Sciencescope has Logbook WL (pound;250) that offers a choice of cable or Bluetooth wireless to connect to the PC, and there's also a Logbook UL (Pounds 200) which connects via just USB. Sciencescope also has new software called Datadisc Pt (pound;235) and an adaptor to make use of an Ohaus balance (Pounds 150). Economatics has Trilink (price tbc) which, as well as working over wires to a PC or a handheld Palm, can use a wireless link. Interestingly, the Trilink Bluetooth allows several PCs to record results from an experiment within range. Data Harvest also has a Bluetooth-based unit.

For out-of-doors work, Suna has Envirolab PX18 (price tba), an inexpensive, weatherproof unit that you could leave in a pond. It will happily store the data until you upload it to the PC, although it can send its data over a network Ethernet cable. It's early days, but there's even a way to power the logger using just one cable. If you're an out-of-doors centre looking for a 247 system, this is worth a look. Those seeking kit to work with PCs, Palm PDAs and the Dana, the keyboard based Palm should head to Matrix Multimedia. Here you'll find Flowlog (pound;250), which distinguishes itself by its low cost and great range of sensors. The result is portable and uses a surprisingly reliable wireless infrared connection.

Primary schools will find kits at all the equipment suppliers. Newest this year is Easy Sense Q (pound;169 from Data Harvest) which comes ready to run with two temperature sensors and more sensors built in. With a four-line screen, easy-to-use software and batteries recharged via the PC, it should rank high in your choices - it has been shortlisted for a BETT award. Primary schools keen on control and robotics will, as ever, find attractive offerings in the LEGO system while BETT newcomers Logiblocs have a very cool-looking robot that is just too good to be a toy.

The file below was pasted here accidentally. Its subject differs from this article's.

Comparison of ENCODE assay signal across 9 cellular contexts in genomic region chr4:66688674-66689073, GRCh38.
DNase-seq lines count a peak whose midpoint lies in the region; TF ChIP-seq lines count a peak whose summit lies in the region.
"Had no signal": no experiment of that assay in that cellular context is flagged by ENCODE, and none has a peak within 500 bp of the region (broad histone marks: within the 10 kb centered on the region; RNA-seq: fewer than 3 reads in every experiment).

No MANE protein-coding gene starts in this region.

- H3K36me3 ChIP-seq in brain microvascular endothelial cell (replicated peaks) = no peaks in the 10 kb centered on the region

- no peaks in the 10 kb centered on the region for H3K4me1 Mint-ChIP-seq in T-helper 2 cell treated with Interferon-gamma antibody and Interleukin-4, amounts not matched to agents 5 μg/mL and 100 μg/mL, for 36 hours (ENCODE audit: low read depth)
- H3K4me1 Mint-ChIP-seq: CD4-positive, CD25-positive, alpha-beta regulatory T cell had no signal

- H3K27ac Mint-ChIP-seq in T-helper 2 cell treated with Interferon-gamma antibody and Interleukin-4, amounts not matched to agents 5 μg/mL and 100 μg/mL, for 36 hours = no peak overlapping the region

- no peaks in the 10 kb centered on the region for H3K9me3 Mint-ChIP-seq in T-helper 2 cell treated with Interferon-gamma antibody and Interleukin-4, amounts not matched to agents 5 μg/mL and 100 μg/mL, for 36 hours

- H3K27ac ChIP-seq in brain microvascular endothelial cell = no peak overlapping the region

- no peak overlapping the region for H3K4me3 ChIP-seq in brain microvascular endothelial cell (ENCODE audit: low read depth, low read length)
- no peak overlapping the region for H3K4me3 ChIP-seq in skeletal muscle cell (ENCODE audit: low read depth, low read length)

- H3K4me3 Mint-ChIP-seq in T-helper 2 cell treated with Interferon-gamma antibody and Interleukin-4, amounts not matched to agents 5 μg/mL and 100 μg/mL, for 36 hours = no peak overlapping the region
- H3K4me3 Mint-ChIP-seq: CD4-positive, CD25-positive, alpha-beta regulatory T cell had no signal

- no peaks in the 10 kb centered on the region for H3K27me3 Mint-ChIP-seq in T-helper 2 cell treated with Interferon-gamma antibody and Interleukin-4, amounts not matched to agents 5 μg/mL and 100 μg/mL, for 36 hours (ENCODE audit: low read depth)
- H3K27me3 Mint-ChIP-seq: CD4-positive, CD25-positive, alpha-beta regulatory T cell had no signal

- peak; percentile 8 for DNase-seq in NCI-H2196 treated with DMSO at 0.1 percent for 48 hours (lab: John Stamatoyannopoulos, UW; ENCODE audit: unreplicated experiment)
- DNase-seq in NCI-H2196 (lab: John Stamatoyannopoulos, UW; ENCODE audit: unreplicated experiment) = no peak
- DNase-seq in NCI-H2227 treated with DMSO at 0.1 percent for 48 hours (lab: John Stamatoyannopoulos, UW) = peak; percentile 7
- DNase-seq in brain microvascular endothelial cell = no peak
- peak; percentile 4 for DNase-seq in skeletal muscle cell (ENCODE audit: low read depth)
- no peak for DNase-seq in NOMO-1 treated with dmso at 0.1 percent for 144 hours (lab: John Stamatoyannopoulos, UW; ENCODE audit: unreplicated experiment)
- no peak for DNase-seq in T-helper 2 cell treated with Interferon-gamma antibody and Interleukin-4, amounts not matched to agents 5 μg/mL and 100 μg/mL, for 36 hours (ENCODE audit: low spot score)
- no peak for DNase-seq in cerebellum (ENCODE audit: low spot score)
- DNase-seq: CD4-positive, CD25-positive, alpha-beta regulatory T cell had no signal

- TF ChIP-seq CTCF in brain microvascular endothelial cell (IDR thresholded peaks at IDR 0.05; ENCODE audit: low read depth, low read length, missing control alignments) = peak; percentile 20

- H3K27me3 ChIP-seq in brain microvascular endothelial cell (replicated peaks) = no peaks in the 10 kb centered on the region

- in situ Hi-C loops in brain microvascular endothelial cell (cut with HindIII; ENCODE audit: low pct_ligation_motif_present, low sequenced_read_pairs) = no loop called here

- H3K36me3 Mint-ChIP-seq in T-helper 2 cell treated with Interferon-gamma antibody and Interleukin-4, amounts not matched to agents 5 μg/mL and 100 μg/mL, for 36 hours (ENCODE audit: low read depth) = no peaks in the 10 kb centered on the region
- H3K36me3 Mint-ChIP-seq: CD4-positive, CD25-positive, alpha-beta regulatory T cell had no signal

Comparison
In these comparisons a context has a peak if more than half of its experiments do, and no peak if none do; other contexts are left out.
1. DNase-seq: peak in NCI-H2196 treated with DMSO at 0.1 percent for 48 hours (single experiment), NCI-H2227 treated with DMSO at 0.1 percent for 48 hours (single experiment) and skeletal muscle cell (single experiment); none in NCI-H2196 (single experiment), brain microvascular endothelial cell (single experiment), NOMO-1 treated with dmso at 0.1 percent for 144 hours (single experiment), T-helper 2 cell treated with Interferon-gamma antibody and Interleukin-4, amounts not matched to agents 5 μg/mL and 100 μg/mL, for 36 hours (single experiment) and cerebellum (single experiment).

Finally, enjoy browsing what is new and note that new gear may take months before it delivers. Meantime, there's plenty to fulfil classroom needs here and now.

Data-loggers at BETT


Tel: 01269 843728


EasySense - Data Harvest

Stand L40

Tel: 01525 373666


Flowlog - Matrix Multimedia

Stand SW68

Tel: 0870 700 1831


Logbook - ScienceScope Stand M15

Tel: 0870 2256175


LogIT; eXperiment -

Griffin Education

Stand X30

Tel: 01509 233344

www.griffineducation.co.uk www.dcpmicro.com

Philip Harris Education

Stand G52

Tel: 0845 120 4520


Pico Technology

Tel: 01480 396 395 www.picotech.com

Robotics - Lego

Stand E66

Tel: 01732 77 33 99


Robotics - Logiblocs

Stand M26

Tel: 01727 763700 www.logiblocs.co.uk


Stand Z110

Tel: 020 8390 8811


Trilink - Economatics

Stand G42

Tel: 0114 281 3344


Valiant Technology

Stand E80

Tel: 020 8673 2233


Vernier Go! - Instruments Direct Services (IDS)

Tel: 01283 214100


Weather Monitor - The Advisory Unit

Stand G35

Tel: 01707 266714


Xplorer GLX - PASCO Scientific

Stand L22


Training - IT in Science and Roger Frost

Roger Frost is the author of "Data-logging in Practice", pound;16.50 from ASE. He is showing his books and software at BETT

Stand SW100

Tel: 01763 209 109